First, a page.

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Aileron flutter can be a problem for full span ailerons on a DLG model
at high launch speeds. It is especially
true when launching a ballasted DLG model in strong winds, when the outer
wing panel reaches speeds well in excess of 100 mph. Aileron flutter
exibits itself as high frequency oscillations of the outer aileron which
can be heard as a low pitch buzz right after releasing the model. If
left uncured, this problem may cause premature servo failure. Even if no damage
is imparted to the model or the servos, flutter reduces your launch altitude
The two main reasons for aileron flutter are 1) slop in the control system
(gear lash, pushrod slop), and 2) insufficient aileron torsional stiffness.
Make sure that your
control system is as tight as possible before you start reinforcing the
ailerons. Remove all slop from the servo and control horn holes by applying CA
to the hole and then breaking the pushrod free again. You can't do much about
servo gear lash short of replacing the servo with a better one, so you will
have to live with that. If tightening the control system did not help,
the only solution is facing the aileron leading edges with fiberglass.
creates a shear web between the skins of the aileron and inreases its
torsional stiffness by over 50% which practically eliminates the possibility of
Start by preparing a strip of fiberglass slightly wider than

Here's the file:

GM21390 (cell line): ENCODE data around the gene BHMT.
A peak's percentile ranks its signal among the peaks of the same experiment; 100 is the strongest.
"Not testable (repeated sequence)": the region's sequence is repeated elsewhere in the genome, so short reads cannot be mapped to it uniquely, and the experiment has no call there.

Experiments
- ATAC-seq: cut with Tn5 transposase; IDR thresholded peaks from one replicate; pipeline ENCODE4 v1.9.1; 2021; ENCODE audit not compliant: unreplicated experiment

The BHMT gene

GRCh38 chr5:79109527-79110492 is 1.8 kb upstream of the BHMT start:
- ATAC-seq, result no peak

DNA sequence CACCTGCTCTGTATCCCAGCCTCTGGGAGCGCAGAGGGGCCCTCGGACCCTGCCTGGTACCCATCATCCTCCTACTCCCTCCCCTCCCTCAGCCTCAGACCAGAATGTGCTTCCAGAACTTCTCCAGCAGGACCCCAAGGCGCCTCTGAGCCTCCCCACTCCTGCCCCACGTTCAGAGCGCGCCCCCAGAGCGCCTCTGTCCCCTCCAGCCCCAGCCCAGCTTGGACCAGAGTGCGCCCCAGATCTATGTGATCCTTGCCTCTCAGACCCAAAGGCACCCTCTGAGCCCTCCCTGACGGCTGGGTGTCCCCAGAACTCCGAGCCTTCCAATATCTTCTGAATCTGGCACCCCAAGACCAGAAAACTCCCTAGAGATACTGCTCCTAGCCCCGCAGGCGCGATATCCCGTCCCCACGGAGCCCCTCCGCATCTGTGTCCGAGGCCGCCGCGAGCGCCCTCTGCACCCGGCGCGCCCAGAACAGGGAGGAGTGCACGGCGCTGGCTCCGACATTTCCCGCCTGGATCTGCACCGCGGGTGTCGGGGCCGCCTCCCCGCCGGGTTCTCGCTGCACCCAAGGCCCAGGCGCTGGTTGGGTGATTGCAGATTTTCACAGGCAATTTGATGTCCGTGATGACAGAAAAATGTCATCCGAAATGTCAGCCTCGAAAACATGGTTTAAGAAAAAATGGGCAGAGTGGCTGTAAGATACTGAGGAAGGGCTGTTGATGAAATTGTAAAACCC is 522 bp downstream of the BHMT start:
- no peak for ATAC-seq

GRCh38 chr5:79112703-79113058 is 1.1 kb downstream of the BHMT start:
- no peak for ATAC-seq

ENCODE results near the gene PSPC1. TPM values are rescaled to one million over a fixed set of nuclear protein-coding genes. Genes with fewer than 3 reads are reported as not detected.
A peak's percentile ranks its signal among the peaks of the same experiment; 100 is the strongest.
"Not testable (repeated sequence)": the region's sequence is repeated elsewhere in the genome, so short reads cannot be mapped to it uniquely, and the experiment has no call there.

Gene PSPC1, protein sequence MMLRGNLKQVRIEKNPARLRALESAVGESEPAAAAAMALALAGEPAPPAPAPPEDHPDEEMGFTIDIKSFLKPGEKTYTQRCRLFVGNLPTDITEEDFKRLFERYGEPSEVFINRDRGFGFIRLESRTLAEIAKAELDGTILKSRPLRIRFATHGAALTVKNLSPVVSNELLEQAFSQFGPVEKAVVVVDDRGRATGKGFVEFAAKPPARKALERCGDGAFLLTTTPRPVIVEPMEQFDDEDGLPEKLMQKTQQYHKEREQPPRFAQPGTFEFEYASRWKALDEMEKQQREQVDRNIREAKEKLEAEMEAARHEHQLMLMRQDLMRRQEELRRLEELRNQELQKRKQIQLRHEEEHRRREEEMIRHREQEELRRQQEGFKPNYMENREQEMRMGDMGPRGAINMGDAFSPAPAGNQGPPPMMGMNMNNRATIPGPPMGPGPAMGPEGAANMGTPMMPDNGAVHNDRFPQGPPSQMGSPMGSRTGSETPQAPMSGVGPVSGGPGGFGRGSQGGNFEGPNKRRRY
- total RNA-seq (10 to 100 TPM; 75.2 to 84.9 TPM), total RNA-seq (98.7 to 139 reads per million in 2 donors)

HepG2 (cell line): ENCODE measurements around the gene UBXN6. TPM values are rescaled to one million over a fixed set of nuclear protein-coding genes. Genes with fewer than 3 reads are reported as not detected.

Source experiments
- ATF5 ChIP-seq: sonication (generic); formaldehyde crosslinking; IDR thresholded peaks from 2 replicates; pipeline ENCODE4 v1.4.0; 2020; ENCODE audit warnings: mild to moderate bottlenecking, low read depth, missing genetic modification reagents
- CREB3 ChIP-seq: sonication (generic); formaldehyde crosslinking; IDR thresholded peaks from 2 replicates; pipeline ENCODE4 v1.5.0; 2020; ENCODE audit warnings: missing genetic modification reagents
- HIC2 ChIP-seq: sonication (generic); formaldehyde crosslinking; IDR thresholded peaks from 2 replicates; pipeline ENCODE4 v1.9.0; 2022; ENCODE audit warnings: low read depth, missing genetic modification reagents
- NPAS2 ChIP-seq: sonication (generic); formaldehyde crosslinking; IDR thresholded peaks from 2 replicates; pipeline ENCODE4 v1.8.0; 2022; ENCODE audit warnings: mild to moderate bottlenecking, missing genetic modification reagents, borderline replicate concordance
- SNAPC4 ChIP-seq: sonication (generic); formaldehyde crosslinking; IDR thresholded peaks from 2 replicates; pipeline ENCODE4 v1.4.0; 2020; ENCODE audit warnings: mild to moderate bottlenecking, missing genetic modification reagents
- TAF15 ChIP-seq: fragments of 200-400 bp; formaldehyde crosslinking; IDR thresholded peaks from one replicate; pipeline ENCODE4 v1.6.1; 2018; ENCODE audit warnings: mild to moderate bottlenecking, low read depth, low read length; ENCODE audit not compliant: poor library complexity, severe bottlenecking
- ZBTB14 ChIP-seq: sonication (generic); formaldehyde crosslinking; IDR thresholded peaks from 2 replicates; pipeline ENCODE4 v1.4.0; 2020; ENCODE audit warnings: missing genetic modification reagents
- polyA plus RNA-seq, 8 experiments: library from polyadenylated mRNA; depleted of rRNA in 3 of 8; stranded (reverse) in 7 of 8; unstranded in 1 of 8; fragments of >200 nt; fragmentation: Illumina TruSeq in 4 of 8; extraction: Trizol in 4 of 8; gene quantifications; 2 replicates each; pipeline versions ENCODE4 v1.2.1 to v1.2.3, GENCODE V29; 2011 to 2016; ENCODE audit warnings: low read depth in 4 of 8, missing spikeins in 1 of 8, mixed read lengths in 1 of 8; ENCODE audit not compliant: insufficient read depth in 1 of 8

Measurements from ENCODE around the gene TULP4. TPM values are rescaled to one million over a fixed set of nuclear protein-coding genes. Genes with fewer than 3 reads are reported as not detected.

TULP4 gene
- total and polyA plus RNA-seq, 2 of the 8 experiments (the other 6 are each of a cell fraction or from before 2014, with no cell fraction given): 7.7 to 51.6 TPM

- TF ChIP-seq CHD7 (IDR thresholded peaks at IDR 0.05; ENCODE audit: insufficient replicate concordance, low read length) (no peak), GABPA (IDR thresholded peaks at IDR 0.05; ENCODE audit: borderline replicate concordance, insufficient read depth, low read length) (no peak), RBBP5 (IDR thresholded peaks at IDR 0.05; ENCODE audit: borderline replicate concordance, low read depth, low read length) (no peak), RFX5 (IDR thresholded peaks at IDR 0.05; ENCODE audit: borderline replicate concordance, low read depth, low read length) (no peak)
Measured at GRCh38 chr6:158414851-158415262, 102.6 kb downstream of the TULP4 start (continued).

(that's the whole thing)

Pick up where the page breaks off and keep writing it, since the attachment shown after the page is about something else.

the the thickness of the aileron. The strip must be cut at 45
degrees to the fibers. Use a sharp X-acto knife and metal
straight edge to cut the strip. Be careful when handling
the strip as it is very easy to deform it by stretching
and nearly impossible to return it back to the original
shape. Use a tight weave fiberglass with 2oz/sq.yd. weight.
Position the wing panel on the table so that the aileron is
hanging off the edge and is deflected down.
Lay the strip on the wing along the hinge line. Start
at one end of the aileron and lay the strip onto the
surface of the foam on the aileron's leading edge.
Do not try to lay the entire strip onto the LE. Do it
only a couple of inches at a time. The strip does not have to
be as long as the aileron. You can use short pieces and
butt them together as you apply glue (see next step).
Start from the end of the aileron and
apply foam safe CA glue to the fiberglass strip. Be careful
to apply just enough glue to wet out the fiberglass. Do not
let the glue flow onto the hinge line. This will immediately
result in a stiff hinge and will require a lot of effort
to return the hinge back to the flexible state.
As you wet out the first portion of the strip, continue
laying it down onto the foam and applying foam safe CA glue
until you get to the tip.
The reinforcement strip does not have to go all the way to the wing
tip. You can stop about 2-4 inches short of the tip.
Once the entire strip is glued down, and the glue is
completely set, use a piece of sanding paper to "cut" off
the excess fiberglass. Press on the edge of the aileron and
move the sandpaper along the hinge line until the excess
fiberglass falls off.
Continue sanding the edge until you remove all of the excess
fiberglass. Using sandpaper instead of a knife or a rasor
blade automatically ensures that the reinforcement strip
will not stick out above the wing surface, and allows you
to remove all glue bumps as you go.
The final result is a much stiffer aileron, and no flutter.
Repeat the procedure with the opposite wing to be sure that
both wings have equal aileron stiffness. It is easier
to do the described procedure before assembling the wing,
but it can also be done successfully on a finished wing. If
you have flown your DLG for a while and your launching
technique improved to the point that you are experiencing
flutter, it is time to take your wing back to the building
table, remove the servos and pushrods if possible, and reinforce
the ailerons with fiberglass.